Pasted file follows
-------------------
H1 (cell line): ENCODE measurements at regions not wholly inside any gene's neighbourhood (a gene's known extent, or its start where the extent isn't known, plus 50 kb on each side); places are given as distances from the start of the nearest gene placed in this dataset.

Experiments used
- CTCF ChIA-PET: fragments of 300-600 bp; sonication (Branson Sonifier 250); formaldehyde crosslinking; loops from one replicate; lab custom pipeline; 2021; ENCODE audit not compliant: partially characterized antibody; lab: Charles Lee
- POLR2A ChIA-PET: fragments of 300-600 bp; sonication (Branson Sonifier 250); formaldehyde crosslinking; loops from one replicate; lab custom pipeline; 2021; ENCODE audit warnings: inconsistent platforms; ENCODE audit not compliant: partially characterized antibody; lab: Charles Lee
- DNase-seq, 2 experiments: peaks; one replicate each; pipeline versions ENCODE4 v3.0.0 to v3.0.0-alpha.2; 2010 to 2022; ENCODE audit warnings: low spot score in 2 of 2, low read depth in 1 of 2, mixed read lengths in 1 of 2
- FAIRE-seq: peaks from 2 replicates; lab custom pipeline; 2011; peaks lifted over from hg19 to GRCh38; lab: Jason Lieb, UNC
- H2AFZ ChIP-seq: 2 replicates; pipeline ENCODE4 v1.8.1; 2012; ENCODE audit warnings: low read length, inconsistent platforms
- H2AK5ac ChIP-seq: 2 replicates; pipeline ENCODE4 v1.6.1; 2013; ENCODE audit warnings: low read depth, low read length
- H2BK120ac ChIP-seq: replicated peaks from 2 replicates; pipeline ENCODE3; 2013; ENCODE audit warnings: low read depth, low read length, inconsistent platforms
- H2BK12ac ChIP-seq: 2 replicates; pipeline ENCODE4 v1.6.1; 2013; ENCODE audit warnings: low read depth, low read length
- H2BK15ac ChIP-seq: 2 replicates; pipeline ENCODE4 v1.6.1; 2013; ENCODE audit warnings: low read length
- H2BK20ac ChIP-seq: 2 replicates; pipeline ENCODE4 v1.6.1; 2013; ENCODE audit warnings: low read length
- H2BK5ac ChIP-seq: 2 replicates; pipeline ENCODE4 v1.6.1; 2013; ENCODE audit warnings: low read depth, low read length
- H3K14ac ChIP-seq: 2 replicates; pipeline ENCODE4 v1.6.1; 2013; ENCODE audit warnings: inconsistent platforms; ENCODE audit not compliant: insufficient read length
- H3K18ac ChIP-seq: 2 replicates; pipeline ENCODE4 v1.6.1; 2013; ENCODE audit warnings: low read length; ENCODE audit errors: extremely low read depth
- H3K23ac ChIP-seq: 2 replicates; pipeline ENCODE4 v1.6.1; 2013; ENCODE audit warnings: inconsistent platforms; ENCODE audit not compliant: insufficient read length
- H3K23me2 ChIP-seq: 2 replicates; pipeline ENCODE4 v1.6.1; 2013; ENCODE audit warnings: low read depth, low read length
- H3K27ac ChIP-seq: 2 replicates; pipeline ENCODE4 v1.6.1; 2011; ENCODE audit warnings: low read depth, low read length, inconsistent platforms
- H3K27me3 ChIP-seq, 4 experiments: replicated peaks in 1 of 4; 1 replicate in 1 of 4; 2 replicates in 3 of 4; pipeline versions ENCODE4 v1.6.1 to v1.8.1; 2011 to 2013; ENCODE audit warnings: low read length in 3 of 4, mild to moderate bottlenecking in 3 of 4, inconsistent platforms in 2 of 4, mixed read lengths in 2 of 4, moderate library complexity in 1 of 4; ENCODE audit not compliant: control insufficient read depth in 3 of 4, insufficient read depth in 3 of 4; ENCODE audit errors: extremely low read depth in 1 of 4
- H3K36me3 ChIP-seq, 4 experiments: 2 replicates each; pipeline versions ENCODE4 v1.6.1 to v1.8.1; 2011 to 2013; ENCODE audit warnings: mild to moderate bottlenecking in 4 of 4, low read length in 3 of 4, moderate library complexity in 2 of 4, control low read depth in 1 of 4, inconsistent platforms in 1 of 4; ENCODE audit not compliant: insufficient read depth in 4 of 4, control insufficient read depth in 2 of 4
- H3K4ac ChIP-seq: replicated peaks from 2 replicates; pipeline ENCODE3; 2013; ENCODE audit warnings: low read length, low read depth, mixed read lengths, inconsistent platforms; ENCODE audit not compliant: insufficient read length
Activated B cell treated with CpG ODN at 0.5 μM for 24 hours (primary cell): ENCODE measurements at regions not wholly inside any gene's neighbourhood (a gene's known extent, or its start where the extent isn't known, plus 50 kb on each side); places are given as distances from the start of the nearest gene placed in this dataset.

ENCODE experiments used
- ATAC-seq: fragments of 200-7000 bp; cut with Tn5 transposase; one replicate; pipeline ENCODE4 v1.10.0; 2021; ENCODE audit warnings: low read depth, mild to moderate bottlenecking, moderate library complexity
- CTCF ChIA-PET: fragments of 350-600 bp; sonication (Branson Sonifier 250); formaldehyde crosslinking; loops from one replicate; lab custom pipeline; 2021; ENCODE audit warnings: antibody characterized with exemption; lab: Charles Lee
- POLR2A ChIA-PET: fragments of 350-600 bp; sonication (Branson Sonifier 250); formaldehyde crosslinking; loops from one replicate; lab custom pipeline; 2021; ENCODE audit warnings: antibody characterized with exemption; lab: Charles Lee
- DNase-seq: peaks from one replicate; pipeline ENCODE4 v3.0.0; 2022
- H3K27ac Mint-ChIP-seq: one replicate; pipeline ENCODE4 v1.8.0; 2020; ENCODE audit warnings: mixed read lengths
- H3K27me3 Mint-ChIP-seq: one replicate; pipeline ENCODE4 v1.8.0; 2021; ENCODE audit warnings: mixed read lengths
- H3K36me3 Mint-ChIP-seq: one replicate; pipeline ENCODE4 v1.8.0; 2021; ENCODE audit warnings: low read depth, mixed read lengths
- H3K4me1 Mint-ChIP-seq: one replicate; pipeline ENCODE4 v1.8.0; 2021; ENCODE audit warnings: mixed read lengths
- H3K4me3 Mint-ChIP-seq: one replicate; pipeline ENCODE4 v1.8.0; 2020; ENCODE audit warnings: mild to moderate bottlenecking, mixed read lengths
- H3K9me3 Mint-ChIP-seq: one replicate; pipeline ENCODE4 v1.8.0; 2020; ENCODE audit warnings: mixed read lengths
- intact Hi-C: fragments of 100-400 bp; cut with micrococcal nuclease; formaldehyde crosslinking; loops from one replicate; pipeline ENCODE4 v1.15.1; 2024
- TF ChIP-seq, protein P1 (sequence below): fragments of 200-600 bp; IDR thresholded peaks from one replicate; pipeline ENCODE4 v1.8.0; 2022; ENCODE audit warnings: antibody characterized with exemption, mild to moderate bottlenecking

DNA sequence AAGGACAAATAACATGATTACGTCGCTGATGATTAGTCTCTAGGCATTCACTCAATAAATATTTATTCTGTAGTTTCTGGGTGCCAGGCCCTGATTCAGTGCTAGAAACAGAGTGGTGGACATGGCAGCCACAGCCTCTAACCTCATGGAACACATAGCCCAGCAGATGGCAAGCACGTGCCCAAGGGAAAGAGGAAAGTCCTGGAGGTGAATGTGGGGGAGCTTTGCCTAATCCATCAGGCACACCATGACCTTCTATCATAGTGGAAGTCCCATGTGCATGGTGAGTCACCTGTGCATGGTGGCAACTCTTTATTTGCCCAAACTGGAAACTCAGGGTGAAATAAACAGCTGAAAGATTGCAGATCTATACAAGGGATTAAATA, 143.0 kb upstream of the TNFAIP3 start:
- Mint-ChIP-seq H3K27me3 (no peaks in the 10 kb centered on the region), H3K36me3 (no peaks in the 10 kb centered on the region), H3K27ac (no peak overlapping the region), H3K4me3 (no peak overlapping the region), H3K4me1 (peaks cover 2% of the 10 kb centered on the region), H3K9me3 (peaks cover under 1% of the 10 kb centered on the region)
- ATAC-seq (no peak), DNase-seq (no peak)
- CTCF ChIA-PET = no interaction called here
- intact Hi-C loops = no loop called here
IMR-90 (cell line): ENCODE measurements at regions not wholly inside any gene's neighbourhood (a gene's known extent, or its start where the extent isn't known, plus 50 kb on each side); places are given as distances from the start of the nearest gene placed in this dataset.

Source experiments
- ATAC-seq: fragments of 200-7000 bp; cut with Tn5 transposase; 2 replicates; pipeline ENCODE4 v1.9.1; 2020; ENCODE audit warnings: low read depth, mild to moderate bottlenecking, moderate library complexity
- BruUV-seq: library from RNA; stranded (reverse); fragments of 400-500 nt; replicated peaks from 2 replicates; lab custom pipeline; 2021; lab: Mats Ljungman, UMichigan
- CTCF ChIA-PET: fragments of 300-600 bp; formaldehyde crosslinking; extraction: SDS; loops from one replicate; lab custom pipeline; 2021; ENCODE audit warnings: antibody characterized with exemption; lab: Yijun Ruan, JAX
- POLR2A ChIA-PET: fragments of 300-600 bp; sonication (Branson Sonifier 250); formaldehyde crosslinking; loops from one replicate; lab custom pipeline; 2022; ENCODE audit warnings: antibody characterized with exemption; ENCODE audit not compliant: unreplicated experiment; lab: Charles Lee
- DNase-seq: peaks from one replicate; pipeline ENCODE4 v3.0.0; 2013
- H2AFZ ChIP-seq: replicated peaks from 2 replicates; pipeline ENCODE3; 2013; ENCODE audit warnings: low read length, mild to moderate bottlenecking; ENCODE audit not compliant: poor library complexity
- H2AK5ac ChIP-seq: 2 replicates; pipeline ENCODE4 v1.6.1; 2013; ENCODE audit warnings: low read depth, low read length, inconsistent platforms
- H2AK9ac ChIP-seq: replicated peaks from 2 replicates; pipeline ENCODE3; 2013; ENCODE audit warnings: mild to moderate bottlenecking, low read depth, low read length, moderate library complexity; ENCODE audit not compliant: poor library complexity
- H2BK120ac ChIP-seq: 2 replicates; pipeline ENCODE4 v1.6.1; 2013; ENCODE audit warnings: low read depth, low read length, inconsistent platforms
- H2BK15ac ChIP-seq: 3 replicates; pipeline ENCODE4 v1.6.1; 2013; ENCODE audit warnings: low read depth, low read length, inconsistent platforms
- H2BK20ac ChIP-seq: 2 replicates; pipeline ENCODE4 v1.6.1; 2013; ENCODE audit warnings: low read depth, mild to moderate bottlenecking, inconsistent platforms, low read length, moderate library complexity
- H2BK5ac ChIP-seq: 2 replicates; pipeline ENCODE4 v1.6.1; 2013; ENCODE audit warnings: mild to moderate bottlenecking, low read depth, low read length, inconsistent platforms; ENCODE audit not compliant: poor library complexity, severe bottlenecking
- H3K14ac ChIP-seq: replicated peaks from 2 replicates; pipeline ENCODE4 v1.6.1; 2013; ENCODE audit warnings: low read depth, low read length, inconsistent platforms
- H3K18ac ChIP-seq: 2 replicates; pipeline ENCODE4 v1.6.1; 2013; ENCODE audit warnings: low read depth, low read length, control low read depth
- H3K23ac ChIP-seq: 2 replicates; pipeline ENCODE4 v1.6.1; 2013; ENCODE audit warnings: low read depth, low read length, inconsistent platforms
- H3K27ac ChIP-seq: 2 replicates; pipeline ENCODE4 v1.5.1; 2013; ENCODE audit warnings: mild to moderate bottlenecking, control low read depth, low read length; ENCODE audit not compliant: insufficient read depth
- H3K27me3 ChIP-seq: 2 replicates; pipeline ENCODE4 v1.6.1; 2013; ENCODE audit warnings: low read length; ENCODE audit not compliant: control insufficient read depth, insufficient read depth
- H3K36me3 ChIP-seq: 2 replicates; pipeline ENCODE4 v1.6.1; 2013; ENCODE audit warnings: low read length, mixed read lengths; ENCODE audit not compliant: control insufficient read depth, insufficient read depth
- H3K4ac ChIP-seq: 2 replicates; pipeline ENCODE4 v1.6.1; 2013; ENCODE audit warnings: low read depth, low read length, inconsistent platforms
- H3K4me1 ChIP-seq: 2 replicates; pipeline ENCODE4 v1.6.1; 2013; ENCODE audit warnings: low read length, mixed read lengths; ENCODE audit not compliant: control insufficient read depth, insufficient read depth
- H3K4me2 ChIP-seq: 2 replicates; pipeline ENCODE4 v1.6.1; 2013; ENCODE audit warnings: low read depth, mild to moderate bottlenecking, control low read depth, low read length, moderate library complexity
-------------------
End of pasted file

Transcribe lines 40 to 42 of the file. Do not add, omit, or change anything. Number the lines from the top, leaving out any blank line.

- intact Hi-C loops = no loop called here
IMR-90 (cell line): ENCODE measurements at regions not wholly inside any gene's neighbourhood (a gene's known extent, or its start where the extent isn't known, plus 50 kb on each side); places are given as distances from the start of the nearest gene placed in this dataset.

Source experiments